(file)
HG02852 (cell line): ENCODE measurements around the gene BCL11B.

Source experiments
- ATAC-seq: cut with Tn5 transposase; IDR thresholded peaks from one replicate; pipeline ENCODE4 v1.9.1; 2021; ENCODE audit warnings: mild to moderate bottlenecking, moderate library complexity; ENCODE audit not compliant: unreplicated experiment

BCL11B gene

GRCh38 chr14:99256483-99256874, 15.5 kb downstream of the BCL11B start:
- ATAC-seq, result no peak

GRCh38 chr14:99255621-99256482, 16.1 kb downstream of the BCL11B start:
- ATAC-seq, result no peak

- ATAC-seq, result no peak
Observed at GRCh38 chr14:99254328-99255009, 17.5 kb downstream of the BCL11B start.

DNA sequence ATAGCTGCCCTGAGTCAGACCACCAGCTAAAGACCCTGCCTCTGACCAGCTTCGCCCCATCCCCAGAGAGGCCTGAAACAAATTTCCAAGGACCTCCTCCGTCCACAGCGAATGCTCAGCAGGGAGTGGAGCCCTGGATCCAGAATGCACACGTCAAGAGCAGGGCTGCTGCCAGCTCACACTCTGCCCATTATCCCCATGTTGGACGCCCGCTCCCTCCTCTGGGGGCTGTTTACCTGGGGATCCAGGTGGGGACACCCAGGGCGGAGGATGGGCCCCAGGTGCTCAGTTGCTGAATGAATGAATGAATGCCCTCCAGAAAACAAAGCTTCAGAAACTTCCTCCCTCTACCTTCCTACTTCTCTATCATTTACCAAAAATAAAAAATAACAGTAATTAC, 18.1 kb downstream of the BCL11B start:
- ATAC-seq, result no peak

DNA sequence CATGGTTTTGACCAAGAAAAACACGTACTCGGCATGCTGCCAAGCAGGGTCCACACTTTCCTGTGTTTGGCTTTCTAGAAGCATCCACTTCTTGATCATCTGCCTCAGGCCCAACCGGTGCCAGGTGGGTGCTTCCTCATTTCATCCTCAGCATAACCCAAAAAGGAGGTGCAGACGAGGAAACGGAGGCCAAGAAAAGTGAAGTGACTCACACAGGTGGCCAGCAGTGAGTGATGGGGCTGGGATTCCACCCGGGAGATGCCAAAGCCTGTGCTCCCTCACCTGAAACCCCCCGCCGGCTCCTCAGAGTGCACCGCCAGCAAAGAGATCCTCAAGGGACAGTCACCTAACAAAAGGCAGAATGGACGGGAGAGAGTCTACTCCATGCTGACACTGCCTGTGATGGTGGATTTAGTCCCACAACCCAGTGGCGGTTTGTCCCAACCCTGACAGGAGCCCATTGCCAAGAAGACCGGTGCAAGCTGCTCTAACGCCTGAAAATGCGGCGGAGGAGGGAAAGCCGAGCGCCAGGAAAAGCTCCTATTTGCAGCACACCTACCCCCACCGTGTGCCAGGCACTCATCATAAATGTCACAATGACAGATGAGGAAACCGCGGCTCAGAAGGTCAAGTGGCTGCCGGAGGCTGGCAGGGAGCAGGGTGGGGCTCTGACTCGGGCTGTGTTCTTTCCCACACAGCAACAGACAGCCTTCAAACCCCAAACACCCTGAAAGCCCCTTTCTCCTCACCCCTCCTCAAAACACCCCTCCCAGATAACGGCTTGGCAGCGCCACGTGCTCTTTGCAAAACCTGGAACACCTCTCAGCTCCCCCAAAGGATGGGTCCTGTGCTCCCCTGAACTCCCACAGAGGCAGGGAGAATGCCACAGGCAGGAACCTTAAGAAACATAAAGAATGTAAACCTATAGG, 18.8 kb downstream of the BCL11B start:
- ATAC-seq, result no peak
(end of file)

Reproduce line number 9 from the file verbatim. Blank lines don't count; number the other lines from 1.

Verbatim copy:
- ATAC-seq, result no peak